Something about the ergonomics gives the impression of working on a laptop or high-end Texas Instruments calculator of old, with no indication of the huge amount of electric energy burbling just below the surface. Just about everything felt right where it should be and did what it seemed like it should. Click in a light cable, and the corresponding bank immediately lit up. Obvious and intuitive up and down buttons changed settings in one-tenth-of-a-stop increments. Hold the button a moment longer, and it went up and down by full stops. The modeling light was controllable, proportionally, of course; turn them all or one on or off with a click. The physical gestalt of this control panel was world class, just spectacular.
Which is why the look of the computer control app’s interface is disappointing. It was perfectly usable, but didn’t have the crisp and sophisticated feel of the physical buttons. And though it worked perfectly well, I remain confused as to the usefulness. It uses a WiFi connection. The main people using this computer interface would be people shooting tethered in a production environment when it’s impractical to dedicate an entire WiFi connection exclusively to the strobe controls. The pack is so easy to use, unless multiple packs are placed around a giant space, the WiFi interface and indeed the entire app seem like an answer in search of a problem.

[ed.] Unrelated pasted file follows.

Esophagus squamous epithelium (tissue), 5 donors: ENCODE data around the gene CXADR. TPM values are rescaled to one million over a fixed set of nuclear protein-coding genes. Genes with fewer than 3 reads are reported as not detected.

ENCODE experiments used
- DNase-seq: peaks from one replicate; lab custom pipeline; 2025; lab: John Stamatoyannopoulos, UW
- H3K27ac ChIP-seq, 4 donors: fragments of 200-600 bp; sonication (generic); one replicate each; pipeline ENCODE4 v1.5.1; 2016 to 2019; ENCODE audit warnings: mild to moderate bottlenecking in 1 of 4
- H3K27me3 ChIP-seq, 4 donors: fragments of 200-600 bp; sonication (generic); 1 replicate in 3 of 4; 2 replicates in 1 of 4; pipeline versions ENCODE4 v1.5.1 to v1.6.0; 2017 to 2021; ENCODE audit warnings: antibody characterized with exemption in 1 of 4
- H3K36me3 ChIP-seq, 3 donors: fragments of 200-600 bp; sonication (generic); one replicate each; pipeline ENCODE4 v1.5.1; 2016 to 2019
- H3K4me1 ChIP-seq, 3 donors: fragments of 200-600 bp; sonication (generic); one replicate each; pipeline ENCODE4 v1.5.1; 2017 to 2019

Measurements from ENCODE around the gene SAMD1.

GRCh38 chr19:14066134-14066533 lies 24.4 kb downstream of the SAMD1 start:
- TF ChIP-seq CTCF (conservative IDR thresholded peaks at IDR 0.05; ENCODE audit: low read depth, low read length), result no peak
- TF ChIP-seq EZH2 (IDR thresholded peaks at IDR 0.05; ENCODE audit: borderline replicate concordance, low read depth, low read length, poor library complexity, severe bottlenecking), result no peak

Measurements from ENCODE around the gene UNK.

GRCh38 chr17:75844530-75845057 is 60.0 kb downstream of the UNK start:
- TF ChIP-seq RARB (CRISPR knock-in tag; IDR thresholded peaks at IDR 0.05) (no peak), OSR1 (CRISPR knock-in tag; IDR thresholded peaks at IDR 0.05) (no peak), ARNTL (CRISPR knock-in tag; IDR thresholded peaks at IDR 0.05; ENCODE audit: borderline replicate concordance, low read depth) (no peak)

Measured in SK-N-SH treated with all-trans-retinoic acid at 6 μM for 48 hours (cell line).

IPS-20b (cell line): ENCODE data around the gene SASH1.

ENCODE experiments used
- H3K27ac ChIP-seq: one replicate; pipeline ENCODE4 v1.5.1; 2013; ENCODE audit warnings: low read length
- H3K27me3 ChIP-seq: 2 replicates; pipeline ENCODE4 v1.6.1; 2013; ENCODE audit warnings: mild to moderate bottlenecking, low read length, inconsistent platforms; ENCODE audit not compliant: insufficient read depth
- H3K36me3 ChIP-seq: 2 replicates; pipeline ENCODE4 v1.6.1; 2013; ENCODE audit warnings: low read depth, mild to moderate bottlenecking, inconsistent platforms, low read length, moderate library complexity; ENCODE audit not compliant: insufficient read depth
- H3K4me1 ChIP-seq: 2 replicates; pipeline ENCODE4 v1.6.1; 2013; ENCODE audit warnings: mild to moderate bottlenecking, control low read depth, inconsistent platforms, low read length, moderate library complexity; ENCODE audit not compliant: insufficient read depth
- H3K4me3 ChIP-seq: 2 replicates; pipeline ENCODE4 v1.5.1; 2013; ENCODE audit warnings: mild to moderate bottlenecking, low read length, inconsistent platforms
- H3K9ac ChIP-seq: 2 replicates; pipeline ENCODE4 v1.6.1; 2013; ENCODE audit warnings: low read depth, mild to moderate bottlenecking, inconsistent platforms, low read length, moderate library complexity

If you’re shooting and the pack isn’t located in a handy space—a sporting event where lights and a pack have to be situated away from the action for safety’s sake, for example—the wireless control of the app and desktop software makes a lot of sense. But if you’re standing right near the pack, it’s easier to just reach down and change a dial.
Beautifully designed small touches were all over this unit. Even the hot-shoe trigger just worked and meant no hunting around for a sync cable. For all the professional high-end niche feel of this product, I was nonetheless able to fairly quickly get up and shooting with it despite no familiarity with the specific control layout. I giggled at stopping my lenses down to ƒ/16 and not having to be obsessively concerned with whether my focus was on the eyes. And the unit’s copious power meant I could shoot as fast as I wanted to, and then some. But it also went smoothly down, all the way to a tenth of a stop from zero, which meant I could open those prime lenses of mine back up to where I’m used to hanging out, faster than ƒ/2.0. At those settings, one wondered if the pack had even fired; the recycle was instantaneous.